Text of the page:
Mixed Methods in Research on Child Well-Being
In this chapter we review the benefits of using mixed qualitative/quantitative methods for research on child well-being. We argue that the combination of quantitative and qualitative modes of inquiry can often enrich our understanding of child development and well-being substantially beyond what either mode offers alone. We offer three case examples – the study of contextual influences on child development, including interventions; the study of reciprocal relationships between parent and child characteristics and contextual characteristics; and the study of children’s health – in which the integration of these methods has usefully informed developmental science and influenced child well-being. We also discuss some of the challenges and obstacles to the use of mixed methods on child well-being, and the solutions to some of these challenges. First, the design of mixed-methods studies often requires some additional effort and planning in research design, sampling, and data collection. Second, mixed-methods research offers some challenges to research participants’ engagement and involvement. Third, after data collection is over, mixed-methods research can generate data that may require boundary-crossing analyses to integrate and summarize. Finally, when the study reaches the writing stage, there can be difficulties in locating appropriate publishing outlets. We review solutions to these challenges based on evidence from prior successful mixed-methods studies in this field. In the conclusion, we offer future directions in the application of mixed methods in research on child well-being.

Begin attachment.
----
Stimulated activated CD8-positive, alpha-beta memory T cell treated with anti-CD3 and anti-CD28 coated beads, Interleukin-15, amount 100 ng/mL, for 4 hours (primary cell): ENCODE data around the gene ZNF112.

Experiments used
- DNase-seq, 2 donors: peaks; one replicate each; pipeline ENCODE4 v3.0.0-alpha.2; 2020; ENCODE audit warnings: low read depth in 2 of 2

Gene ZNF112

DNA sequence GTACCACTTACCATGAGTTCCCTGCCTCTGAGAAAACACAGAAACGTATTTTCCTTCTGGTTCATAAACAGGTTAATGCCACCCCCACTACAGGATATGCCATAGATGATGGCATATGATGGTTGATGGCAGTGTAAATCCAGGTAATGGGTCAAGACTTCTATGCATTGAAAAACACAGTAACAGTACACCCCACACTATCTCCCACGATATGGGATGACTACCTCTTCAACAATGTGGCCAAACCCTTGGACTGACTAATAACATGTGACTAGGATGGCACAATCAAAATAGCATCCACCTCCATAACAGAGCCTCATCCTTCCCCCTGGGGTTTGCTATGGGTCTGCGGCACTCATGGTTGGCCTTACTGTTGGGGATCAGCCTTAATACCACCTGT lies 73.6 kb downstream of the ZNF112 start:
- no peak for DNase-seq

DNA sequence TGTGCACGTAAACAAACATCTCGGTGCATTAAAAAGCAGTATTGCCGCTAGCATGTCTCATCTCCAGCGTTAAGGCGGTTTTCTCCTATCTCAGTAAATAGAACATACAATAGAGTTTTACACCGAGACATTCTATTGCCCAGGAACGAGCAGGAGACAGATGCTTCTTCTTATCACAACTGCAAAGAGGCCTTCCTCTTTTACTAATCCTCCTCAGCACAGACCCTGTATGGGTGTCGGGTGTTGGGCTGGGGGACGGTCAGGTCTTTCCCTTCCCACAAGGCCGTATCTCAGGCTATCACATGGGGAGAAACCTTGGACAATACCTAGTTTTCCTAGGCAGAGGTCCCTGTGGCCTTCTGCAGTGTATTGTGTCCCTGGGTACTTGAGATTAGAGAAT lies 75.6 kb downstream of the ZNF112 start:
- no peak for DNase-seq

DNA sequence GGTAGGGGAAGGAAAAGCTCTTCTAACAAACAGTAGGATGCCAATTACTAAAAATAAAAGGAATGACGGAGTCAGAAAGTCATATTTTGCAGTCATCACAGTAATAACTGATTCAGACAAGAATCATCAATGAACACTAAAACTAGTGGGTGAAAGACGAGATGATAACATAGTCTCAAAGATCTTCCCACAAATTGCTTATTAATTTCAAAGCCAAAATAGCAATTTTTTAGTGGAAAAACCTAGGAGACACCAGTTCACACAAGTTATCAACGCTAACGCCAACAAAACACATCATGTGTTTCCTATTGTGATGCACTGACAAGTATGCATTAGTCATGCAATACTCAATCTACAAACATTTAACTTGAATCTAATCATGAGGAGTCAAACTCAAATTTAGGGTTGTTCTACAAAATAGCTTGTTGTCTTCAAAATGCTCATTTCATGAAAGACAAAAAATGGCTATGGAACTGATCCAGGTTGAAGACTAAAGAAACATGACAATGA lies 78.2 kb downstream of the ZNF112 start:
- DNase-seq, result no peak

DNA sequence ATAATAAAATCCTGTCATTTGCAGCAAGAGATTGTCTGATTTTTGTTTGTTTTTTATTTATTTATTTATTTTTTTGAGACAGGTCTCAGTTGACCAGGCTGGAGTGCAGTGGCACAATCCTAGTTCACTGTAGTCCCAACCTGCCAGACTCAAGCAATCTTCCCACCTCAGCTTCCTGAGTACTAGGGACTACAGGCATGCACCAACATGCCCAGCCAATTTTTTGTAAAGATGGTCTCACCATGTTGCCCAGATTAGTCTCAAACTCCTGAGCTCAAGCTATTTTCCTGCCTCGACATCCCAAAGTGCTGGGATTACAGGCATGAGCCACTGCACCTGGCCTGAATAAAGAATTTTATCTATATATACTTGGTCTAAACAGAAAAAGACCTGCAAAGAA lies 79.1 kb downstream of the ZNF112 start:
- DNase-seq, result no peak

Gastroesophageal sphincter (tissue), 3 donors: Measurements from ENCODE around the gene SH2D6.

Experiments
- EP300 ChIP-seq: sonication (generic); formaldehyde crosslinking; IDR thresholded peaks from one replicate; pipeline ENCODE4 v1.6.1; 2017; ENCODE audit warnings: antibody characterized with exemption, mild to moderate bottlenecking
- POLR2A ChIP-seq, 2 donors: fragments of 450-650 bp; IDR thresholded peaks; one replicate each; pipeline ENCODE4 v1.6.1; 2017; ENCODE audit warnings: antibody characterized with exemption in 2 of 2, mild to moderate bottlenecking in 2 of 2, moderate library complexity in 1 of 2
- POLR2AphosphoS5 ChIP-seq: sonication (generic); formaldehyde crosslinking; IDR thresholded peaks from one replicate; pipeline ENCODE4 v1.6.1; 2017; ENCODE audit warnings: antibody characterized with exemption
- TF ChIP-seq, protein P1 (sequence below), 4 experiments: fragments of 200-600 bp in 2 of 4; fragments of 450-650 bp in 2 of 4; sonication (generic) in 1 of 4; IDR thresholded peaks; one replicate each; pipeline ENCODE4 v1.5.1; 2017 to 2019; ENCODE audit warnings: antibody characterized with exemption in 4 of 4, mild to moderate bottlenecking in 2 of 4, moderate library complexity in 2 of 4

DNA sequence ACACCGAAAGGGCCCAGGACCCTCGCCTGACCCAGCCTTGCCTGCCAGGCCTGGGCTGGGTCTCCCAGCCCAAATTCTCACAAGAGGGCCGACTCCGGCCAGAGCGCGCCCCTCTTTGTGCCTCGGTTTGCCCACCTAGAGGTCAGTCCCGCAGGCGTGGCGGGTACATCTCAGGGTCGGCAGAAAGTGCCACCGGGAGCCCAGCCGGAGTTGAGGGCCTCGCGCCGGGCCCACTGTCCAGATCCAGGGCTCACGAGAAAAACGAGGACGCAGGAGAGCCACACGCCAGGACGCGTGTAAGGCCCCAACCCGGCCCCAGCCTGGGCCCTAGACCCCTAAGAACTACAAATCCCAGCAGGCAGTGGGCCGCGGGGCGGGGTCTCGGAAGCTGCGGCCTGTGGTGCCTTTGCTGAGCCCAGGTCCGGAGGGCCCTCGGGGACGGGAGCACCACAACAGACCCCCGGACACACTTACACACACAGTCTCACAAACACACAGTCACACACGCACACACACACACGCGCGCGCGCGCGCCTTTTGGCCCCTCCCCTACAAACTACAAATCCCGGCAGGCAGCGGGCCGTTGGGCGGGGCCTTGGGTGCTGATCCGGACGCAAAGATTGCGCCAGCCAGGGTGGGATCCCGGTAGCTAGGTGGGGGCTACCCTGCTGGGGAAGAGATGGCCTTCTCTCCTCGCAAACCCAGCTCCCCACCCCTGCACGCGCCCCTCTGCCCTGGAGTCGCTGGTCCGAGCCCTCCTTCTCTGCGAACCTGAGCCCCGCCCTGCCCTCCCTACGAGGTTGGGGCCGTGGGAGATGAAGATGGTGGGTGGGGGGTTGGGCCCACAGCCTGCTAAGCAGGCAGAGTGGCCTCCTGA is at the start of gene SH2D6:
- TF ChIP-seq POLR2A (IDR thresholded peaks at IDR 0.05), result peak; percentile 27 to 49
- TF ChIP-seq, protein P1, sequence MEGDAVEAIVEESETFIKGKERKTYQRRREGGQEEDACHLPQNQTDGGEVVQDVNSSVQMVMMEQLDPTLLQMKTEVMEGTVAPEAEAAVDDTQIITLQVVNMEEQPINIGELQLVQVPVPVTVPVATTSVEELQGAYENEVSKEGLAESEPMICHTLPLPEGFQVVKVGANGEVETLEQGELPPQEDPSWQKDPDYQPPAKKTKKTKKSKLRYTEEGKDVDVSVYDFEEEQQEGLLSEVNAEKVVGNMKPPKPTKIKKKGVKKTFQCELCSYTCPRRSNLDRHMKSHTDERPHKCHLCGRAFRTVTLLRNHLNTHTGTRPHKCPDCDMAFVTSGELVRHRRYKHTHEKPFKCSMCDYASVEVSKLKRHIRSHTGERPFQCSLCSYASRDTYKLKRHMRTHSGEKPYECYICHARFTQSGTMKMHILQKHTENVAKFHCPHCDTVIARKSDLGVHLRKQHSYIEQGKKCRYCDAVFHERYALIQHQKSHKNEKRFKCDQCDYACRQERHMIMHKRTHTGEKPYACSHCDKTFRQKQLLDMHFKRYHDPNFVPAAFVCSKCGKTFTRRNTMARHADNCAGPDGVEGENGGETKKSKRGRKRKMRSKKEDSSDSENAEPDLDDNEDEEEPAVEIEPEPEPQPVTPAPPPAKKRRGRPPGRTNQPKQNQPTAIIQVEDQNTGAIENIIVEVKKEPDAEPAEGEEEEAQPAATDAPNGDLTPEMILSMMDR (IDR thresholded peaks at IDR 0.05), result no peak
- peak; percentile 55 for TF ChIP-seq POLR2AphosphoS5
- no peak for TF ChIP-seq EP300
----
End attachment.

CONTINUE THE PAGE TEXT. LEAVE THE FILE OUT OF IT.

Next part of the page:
KeywordsMixed Method African American Mother Family Routine Developmental Science Child Separation Anxiety
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